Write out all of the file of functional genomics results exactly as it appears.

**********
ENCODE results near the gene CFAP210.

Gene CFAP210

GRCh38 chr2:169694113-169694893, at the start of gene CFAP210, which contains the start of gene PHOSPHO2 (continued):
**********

ENCODE results near the gene CFAP210.

Gene CFAP210

GRCh38 chr2:169694113-169694893, at the start of gene CFAP210, which contains the start of gene PHOSPHO2 (continued):